Many couples are at a stalemate because they have allowed a wall to develop between them. Walls are erected one block at a time. It may be as small as failing to take out the garbage or as large as failing to meet sexual needs. Instead of dealing with the failure, we ignore it. The wall becomes high and thick. We were once “in love” but now only resentment remains. There is only one way to remove a wall. We must tear down the blocks on our side. Someone must take the initiative. Will your spouse forgive you? I don’t know, but it’s worth a try. Confess your past failures and ask God to help you make the future different. The wall is not as thick when you remove the blocks on your side.

It All Begins With You

You can’t create a perfect marriage, but you can have a better marriage. And it all begins with you. Most of us think that if our spouse would change, we would have a better marriage. But that’s the wrong place to start. Begin my identifying your own failures. Confess these to God and then to your spouse. You now have a clear conscience and you are free to change your behavior and become a loving spouse. Nothing impacts your spouse more than loving words and actions. Nagging builds resentment. Love stimulates positive emotions. When your spouse feels genuinely loved by you, they are more open to your requests for change. You can have The Marriage You’ve Always Wanted.

“Ever notice how we interpret things differently?”

Ever notice how we interpret things differently? A husband walks in and sees the sink filled with dirty dishes. He reads a note on the table: “Darling, I am attending a program at church. May be late. Love you.” He may say to himself “lazy woman, she’s taking advantage of me – expecting me to wash the dishes.” And he walks out of the room. Another husband might say, “She must have had a busy day. The least I can do is to wash the dishes.” And he rolls up his sleeves. The difference, was interpretation. Love ‘thinks the best’ and always looks for an opportunity to serve. The first husband was self-centered. The second was a lover. Lovers, always have better marriages.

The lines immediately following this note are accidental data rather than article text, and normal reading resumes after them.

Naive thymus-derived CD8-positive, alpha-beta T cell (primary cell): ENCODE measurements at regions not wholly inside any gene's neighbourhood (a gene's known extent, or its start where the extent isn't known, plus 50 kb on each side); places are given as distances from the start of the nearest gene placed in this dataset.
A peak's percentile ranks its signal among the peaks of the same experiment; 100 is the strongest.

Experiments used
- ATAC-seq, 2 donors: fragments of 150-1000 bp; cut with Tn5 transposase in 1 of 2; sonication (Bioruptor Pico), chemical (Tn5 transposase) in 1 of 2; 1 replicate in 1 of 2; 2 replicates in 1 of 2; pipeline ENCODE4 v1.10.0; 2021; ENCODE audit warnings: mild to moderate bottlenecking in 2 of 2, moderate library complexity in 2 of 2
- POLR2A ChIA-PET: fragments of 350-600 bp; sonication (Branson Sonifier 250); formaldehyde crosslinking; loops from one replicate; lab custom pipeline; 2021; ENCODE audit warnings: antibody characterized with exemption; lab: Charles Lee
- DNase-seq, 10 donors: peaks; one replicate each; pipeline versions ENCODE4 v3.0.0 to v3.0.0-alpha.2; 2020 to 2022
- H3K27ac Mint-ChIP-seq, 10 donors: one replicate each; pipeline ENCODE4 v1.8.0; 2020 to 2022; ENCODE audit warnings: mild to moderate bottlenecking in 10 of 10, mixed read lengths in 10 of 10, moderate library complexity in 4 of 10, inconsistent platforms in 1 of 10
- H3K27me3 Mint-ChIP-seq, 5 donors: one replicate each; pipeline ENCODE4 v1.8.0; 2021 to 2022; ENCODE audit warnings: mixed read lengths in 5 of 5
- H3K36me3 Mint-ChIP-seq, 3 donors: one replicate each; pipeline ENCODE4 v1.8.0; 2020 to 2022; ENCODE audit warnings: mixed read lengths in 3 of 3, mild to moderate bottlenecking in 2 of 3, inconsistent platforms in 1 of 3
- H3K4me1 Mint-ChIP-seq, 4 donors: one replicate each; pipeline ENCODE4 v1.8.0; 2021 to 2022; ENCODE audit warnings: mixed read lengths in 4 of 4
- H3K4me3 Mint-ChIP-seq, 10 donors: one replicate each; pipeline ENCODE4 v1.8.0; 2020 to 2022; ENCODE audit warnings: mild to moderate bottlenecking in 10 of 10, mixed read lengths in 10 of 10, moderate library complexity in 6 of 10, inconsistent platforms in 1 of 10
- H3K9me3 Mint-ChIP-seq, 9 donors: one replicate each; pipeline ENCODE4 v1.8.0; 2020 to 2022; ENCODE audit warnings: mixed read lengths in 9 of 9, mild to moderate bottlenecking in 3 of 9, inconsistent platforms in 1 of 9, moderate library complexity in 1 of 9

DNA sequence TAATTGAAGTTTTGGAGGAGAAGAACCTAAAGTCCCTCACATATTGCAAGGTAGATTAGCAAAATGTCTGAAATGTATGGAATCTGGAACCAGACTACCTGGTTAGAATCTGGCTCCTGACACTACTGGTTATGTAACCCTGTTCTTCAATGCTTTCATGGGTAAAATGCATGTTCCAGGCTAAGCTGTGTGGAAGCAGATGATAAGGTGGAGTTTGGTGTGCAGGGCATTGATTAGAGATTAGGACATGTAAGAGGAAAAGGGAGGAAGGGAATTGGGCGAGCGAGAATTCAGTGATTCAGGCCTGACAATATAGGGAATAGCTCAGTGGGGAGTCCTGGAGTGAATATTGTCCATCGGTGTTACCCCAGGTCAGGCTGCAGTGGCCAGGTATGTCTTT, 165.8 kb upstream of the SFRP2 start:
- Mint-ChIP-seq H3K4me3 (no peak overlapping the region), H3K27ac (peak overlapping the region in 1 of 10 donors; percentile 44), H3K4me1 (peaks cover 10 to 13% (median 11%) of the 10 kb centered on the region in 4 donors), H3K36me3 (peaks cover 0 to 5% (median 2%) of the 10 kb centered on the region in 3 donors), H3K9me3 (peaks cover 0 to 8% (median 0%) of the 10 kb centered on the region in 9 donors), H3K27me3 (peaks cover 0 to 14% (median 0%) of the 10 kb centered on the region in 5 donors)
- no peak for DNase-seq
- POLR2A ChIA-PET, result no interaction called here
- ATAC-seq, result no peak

Mutual Respect & Mutual Love

Hear the words of Paul the apostle, “Do nothing out of selfish ambition or vain conceit, but in humility consider others better than yourselves. Each of you should look not only
to your own interests, but also to the interests of others.” Put that concept into your marriage and you will be well on the road to success. Two selfish people will never have a good marriage. Two people who are looking out for the well-being of each other, will find harmony. Decisions will not end in a battle if your attitude is “What would be best for you?” Of course, if this is one-sided, where one does all the giving, it will lead to resentment. Mutual respect and mutual love are the keys to a successful marriage.

Compromise is not a negative word.

Some couples have never learned how to make decisions together. So, they make decisions independently and try to force their decision on the spouse. This will never create a healthy marriage. We all have personal thoughts, feelings, and desires. Sometimes these clash with those of our spouse. Welcome to the human race. There is nothing wrong with disagreements. However, we must learn to listen to each other in order to understand their thoughts, feelings and desires. Once we understand each other, then we can look for a solution. Compromise is not a negative word. Webster says, a compromise is ‘a settlement by consent reached by mutual concession.’That is healthy decision making.